• University of Pennsylvania, May 14, 2012, honorary doctorate of laws[210]
  • Dickinson College, May 20, 2012, honorary doctorate of public service[211]

Additional recognitions

In 2007, Time magazine named Petraeus one of the 100 most influential leaders and revolutionaries of the year as well as one of its four runners up for Time Person of the Year.[212][213] He was also named the second most influential American conservative by The Daily Telegraph[214] as well as The Daily Telegraph's 2007 Man of the Year.[215][216] In 2005, Petraeus was identified as one of America's top leaders by U.S. News & World Report.[217]

In 2008, a poll conducted by Foreign Policy and Prospect magazines selected Petraeus as one of the world's top 100 public intellectuals.[218] Also in 2008, the Static Line Association named Petraeus as its 2008 Airborne Man of the Year, and Der Spiegel named him "America's most respected soldier."[219] As 2008 came to a close, Newsweek named him the 16th most powerful person in the world in its December 20, 2008, edition,[220] and Prospect magazine named him the "Public Intellectual of the Year".[221] He was also named as one of the "75 Best People in the World" in the October 2009 issue of Esquire,[222]

The OSS Society awarded Petraeus its Donovan Award May 2, 2009. In his introduction of Petraeus, Maj. Gen. John K. Singlub, USA, Ret., a 2007 award recipient and OSS Society chairman, said "The William J. Donovan Award is given to an individual who has rendered distinguished service in the interests of the democratic process, public service, courage in all its forms and the cause of freedom."[223] The National Committee on American Foreign Policy (NCAFP) during its 35th Anniversary Gala and Award Dinner on May 28, 2009, in New York City, presented the George F. Kennan Award for Distinguished Public Service to Petraeus.[224] The American Legion awarded its highest honor, the Distinguished Service Medal on August 25, 2009, at its 91st National Convention in Louisville, Kentucky.[225]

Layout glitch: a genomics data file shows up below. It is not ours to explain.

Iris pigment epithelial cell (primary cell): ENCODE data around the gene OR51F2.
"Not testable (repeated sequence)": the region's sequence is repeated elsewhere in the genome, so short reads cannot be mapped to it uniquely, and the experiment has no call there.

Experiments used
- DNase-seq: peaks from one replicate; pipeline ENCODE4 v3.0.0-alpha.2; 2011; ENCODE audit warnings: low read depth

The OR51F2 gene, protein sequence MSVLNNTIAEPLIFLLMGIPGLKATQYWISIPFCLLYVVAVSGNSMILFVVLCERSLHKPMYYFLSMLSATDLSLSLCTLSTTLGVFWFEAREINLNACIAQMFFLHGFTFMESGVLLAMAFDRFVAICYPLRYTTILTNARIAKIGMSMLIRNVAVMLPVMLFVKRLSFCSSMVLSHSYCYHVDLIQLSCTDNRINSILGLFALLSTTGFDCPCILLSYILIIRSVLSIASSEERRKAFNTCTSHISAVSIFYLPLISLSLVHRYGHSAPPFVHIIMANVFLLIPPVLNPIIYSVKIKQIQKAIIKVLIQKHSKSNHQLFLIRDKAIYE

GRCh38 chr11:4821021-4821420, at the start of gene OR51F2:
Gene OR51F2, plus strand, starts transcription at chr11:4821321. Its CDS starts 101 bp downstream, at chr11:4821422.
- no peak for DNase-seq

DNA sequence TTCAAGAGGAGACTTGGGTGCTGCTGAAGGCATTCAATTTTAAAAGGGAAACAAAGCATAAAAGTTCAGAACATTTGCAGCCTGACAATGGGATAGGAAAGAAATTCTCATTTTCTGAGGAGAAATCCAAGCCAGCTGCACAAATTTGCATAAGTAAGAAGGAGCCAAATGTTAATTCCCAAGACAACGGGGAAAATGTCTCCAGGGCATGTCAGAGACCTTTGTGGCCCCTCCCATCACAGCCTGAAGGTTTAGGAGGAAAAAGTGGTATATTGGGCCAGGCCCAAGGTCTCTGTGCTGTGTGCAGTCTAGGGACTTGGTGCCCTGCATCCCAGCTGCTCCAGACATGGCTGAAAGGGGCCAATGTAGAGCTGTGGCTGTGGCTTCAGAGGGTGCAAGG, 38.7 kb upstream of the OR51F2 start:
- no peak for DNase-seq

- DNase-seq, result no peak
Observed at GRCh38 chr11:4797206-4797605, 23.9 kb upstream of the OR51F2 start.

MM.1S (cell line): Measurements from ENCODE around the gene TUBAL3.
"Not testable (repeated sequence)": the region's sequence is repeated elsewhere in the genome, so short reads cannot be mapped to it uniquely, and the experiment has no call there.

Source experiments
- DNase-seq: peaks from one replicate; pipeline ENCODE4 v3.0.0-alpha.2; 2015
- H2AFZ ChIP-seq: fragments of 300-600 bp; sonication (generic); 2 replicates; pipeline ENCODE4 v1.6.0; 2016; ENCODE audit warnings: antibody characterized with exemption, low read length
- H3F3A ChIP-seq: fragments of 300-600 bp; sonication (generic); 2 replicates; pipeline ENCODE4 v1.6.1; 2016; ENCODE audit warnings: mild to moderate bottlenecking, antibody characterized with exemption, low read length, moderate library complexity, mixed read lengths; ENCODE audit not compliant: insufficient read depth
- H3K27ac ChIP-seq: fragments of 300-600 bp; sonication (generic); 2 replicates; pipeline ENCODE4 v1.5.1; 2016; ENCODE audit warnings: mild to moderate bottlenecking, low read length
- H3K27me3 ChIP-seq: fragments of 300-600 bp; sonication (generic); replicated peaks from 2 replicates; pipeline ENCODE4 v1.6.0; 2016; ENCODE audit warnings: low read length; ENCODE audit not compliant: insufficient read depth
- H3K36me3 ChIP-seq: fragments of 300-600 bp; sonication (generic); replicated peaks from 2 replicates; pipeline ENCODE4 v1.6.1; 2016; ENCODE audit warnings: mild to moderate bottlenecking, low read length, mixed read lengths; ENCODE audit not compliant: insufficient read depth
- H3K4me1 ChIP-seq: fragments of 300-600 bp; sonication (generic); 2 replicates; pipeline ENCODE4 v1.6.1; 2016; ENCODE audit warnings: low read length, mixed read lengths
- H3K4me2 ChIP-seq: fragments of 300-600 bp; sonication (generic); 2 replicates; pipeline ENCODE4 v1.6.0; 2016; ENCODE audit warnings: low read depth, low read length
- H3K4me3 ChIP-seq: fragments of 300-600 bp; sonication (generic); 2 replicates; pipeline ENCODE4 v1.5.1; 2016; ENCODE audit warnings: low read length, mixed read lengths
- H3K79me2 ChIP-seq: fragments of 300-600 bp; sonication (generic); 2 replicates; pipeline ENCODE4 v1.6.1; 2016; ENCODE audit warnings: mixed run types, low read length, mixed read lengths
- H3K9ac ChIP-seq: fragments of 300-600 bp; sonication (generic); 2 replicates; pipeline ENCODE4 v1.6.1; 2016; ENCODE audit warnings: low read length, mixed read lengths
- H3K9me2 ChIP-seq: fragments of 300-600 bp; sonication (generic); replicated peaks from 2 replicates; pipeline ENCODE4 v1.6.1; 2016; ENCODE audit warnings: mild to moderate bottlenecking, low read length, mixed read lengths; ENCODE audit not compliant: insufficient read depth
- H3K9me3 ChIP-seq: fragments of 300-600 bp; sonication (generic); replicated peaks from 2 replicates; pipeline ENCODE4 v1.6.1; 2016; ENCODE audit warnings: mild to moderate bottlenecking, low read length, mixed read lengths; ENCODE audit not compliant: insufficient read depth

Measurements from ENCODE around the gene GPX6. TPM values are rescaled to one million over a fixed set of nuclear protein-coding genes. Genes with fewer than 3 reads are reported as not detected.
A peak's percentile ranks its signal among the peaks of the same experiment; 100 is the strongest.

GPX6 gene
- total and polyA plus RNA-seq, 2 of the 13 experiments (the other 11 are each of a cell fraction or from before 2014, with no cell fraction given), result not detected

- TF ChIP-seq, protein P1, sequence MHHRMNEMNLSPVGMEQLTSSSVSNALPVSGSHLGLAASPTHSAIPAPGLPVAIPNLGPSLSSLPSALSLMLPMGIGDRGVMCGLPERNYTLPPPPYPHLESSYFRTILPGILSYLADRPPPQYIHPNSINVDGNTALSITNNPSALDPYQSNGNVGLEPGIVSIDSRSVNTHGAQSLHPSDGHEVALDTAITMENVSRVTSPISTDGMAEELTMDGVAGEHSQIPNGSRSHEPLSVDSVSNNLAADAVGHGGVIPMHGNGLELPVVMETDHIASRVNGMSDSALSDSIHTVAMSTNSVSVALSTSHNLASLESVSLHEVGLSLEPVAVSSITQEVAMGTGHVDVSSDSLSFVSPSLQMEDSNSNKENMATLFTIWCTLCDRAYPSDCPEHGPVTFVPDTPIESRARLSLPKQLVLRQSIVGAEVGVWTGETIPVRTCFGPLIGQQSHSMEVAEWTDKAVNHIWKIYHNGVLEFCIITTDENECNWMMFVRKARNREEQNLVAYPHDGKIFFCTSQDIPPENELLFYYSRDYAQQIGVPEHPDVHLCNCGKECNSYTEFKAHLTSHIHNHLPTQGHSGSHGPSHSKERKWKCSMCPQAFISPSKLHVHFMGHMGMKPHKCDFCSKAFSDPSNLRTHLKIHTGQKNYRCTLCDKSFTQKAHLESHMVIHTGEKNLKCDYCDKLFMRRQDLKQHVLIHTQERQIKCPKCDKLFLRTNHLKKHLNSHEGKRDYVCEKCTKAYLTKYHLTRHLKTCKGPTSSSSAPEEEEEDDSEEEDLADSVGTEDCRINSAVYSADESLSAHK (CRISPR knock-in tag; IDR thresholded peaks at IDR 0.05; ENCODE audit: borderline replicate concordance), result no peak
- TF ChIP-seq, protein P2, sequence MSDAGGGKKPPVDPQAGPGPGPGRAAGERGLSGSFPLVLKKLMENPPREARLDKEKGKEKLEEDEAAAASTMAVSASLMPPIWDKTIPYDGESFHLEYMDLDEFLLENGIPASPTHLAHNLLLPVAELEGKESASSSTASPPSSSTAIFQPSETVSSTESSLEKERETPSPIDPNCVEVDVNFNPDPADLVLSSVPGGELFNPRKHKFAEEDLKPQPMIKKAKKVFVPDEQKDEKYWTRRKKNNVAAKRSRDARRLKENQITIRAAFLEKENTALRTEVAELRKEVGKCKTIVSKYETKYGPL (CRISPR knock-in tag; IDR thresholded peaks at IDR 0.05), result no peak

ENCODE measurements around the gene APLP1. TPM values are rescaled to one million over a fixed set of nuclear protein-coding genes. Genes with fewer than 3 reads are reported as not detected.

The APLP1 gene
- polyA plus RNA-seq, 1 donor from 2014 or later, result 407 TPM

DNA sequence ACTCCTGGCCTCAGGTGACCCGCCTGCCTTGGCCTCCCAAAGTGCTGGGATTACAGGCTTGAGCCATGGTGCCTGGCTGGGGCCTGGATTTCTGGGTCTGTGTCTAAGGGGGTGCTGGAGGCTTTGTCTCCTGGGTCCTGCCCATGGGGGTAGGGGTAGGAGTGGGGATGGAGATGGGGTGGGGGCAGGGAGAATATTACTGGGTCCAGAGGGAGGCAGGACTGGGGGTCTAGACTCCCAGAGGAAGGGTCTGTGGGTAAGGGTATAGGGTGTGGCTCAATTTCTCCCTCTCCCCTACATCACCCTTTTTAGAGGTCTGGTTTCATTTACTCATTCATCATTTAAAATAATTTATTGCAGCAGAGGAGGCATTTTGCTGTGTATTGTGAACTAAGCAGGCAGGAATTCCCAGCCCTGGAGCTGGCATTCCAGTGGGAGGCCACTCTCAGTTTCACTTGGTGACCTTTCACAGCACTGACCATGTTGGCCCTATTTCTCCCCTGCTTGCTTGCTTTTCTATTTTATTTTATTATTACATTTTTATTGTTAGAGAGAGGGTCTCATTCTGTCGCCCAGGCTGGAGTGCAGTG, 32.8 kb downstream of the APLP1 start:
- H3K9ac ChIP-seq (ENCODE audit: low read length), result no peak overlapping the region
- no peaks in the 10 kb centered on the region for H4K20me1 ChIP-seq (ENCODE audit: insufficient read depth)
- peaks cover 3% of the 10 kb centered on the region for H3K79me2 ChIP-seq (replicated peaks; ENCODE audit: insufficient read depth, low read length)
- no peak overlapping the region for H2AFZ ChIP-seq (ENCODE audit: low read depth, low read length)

On February 20, 2010, Petraeus received Princeton University's Madison Medal, named after the fourth president of the United States, who many consider to be Princeton's first graduate student. Established by the Association of Princeton Graduate Alumni, it is presented each year by the university to an alumnus or alumna of the Graduate School who has had a distinguished career, advanced the cause of graduate education or achieved an outstanding record of public service.[226] May 27, 2010, The Intrepid Sea, Air & Space Museum awarded its Freedom Award to Petraeus. "The Intrepid Museum's mission is to honor the men and women who have served our nation. General Petraeus has led our troops overseas in that exact effort, and we are indebted to his leadership and love of country", said Susan Marenoff, Executive Director of the Intrepid Sea, Air & Space Museum. "This annual event throws a spotlight on individuals who have gone above and beyond the call of duty for our nation."[227] On September 20, the American Political Science Association (APSA) presented Petraeus with its 2010 Hubert H. Humphrey Award in recognition of notable public service by a political scientist.[228] On December 9, 2010, Barbara Walters picked Petraeus for the Most Fascinating Person of 2010. Walters called the top commander in Afghanistan "an American hero".[229] Petraeus was chosen as "one of Time magazine's 50 "People Who Mattered" in December 2010.[230] The same year he was named number 12 of 50 people who mattered in 2010 by the New Statesmen magazine,[231] and Petraeus was listed as number 8 of 100 Foreign Policy Top 100 Global Thinkers for 2011.[232]

Early January 2011, Pete Hegseth and Wade Zirkle from Vets for Freedom, wrote an Op-Ed for the Wall Street Journal making a claim that Petraeus should be promoted to Five-Star which would make him General of the Army.[233] In April, Petraeus was named in the 2011 Time 100.[234] The Institute for the Study of War, 2011, National Security Leadership Award was presented to Petraeus on August 4, 2011. The New Statesman annual survey presents the most influential people from pop stars and dissident activists to tech gurus and heads of state, the people doing most to shape our world keep changing. September 26, 2011, Petraeus was listed as number 2 of the 50 for 2011.[235] The Association of Special Operations Professionals named Petraeus as its 2011 Man of the Year for 2011, and was presented the award at Ft. Bragg on November 2, 2011, at its annual Special Operations Exposition.[236]